Authentication and authorisation are critical components of any web application. Authentication refers to the process of verifying a user's identity, while authorisation refers to the process of determining what actions a user is allowed to perform.

There are several ways to implement authentication and authorisation in a web application. One common approach is to use a framework like Spring Security or Django Authentication. These frameworks provide tools and libraries for implementing authentication and authorisation, including user management, password hashing, and role-based access control.

Another approach is to use a third-party authentication service like Google Sign-In or OAuth. These services allow users to authenticate with their existing social media or email accounts, making the authentication process more accessible and secure.

When implementing authentication and authorisation, it is essential to follow best practices to ensure the application's security. This includes using strong password hashing algorithms, enforcing password policies, and implementing measures like two-factor authentication to add protection.

Ensuring users have appropriate access levels to different application parts is also essential. This can be done through role-based access control, where users are assigned roles based on their job function or level of authority, and those roles dictate what actions they are allowed to perform within the application.

How do you optimise a database query?

Database queries are a common source of performance issues in web applications. A back-end developer should understand how to optimise database queries to ensure they execute quickly and efficiently.

One common approach to optimising database queries is to use indexes. An index is a data structure that allows the database to quickly look up data based on a specific set of columns. The database can retrieve data faster by creating indexes on columns frequently used in queries, improving performance.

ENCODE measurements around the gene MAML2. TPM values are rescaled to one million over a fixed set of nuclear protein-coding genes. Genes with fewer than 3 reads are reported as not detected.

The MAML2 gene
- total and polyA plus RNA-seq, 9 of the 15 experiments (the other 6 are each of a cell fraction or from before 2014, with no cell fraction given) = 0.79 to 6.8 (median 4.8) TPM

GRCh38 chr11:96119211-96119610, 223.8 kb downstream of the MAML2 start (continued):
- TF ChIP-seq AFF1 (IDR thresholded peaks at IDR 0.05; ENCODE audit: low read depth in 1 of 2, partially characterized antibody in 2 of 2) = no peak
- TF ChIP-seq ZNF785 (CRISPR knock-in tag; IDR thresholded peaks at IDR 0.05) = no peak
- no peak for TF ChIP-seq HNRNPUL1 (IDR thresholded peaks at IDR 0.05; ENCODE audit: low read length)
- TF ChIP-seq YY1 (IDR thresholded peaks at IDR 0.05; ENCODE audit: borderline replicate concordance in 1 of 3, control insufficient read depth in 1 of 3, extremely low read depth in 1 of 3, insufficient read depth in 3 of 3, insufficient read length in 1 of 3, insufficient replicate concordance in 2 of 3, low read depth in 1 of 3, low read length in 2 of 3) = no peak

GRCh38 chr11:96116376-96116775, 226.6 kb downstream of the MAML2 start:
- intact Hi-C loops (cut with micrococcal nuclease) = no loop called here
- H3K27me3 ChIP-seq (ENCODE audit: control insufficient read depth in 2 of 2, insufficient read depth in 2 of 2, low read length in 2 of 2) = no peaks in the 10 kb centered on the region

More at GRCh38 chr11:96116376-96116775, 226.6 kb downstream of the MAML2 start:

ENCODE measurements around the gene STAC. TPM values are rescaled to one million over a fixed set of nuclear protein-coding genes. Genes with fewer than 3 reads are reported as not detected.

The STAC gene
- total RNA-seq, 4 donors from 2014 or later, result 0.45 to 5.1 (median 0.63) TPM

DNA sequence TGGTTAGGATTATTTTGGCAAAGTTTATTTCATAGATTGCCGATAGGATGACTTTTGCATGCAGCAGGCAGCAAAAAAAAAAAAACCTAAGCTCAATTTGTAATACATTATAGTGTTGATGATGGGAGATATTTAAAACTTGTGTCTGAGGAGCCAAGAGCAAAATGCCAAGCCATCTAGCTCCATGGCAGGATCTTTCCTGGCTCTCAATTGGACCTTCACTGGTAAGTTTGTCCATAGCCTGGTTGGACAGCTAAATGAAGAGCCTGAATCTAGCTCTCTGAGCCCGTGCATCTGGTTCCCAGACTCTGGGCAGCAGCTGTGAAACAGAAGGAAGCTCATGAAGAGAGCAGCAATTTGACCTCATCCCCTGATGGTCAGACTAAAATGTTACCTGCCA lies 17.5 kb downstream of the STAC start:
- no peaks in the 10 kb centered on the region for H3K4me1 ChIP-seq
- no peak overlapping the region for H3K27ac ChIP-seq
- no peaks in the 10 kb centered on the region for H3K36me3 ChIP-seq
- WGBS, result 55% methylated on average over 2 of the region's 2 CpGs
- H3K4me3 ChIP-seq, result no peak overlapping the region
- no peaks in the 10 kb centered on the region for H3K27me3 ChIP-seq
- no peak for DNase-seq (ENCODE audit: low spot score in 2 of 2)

Another approach to optimising database queries is to use query optimisation techniques like query caching or query rewriting. Query caching involves storing the results of frequently used questions in memory to retrieve them more quickly. Query rewriting involves rewriting a query to use more efficient SQL syntax or to break the query up into smaller, more manageable parts.

It is also essential to ensure that queries are written efficiently, with only the necessary data retrieved from the database. This can be done by selecting only the required columns, using LIMIT and OFFSET clauses to retrieve data in smaller chunks, and avoiding using wildcard characters like * in queries.

Back-end developer interviews can be challenging, but preparing for common questions like these can increase your chances of success. 

By having a good understanding of HTTP requests, database migrations, authentication and authorisation, and query optimisation, you will be well-equipped to tackle any technical question that comes your way. 

Remember also to showcase your problem-solving skills, communication skills, and ability to work in a team, as these soft skills are just as essential as technical knowledge in software development.